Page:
From the testimony, the attorney may obtain records related to the worker’s prior employment and medical providers.
If an injured worker refuses to answer a question, the attorney can ask a judge to order the worker to do so.9
The scope of the questions the attorney can ask is very broad. The questions are limited by whether they “reasonably assist a party in evaluating its case, preparing for trial, or facilitating a settlement.”10
Example: Alex is asked about medical conditions that he feels are unrelated to his injury. He does not want to answer them. They are embarrassing to him.
It is unlikely Alex will be able to avoid answering these questions as the defense attorney has a right to ask a broad range of questions to defend the claim.
The defense attorney is not on the injured worker’s side. Therefore, the questions that are asked will be an attempt to minimize the worker’s injury. The defense attorney may also try to place blame for the condition on non-work-related health issues.
The transcript is given to the doctor who evaluates the injured worker for temporary and permanent disability.
During the deposition, the defense attorney will have tried to minimize the injury and point to other causes. By having the doctor review the deposition transcript, the defense attorney can force the doctor to consider the issues favorable to the insurance company.
The doctor will also ask the injured worker about the injury at the examination. But any difference between the deposition transcript and what the injured worker tells the doctor can hurt the injured worker’s credibility.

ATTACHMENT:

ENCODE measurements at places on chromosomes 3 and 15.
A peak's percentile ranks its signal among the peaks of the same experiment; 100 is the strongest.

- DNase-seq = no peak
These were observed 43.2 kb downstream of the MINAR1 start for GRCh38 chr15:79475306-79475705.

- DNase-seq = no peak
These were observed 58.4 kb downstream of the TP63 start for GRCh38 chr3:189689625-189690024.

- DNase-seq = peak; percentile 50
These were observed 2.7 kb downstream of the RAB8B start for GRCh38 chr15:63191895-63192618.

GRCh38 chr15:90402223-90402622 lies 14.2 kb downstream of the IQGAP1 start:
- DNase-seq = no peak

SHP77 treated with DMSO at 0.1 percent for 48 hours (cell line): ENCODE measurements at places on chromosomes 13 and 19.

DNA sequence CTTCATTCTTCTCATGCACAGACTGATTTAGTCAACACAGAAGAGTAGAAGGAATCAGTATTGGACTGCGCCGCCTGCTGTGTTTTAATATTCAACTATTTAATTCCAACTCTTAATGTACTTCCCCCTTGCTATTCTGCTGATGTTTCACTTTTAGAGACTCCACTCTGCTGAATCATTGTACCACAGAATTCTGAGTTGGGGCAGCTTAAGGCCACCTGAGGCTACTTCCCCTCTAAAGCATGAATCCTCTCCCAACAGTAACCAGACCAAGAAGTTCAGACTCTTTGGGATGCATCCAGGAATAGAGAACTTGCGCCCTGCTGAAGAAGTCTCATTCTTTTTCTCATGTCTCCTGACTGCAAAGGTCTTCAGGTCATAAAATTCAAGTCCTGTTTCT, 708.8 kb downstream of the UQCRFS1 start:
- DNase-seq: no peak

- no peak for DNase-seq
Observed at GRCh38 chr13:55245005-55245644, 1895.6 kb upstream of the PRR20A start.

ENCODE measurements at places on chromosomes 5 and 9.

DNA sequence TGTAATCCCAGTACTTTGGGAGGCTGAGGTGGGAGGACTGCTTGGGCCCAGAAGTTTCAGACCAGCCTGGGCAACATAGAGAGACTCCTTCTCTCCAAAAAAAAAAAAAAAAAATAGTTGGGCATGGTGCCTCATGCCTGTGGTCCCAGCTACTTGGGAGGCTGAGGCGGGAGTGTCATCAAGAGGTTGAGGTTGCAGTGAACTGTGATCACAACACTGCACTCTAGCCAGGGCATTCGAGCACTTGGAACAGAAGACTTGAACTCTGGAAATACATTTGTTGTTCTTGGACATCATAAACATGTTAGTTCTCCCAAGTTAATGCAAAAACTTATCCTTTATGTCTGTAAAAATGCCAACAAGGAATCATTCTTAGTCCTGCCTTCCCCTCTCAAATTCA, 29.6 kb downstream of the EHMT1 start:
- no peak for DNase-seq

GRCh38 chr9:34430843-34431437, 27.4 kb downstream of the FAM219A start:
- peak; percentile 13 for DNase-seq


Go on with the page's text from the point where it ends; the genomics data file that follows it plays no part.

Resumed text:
The defense attorney will also use the transcript if the case goes to trial.
If the injured worker’s testimony at trial is different than what he or she said in the deposition, it will be used to discredit the injured worker’s testimony. He or she will be asked why he or she changed his or her testimony.
Therefore, it is essential to give clear and precise answers that do not differ from the answers he or she provided during the deposition.
If any party has questions about a doctor’s report, either one can depose the doctor. Whatever answers the doctor gives can later be submitted at trial through the transcript.
Example: Mike suffered a knee injury at work. He is evaluated by Dr. Smith. When Dr. Smith is deposed, the defense attorney asks the doctor about records that show Mike had a knee injury playing volleyball six years ago.
The attorney wants the doctor to address whether this old injury may be the cause of Mike’s current knee problems.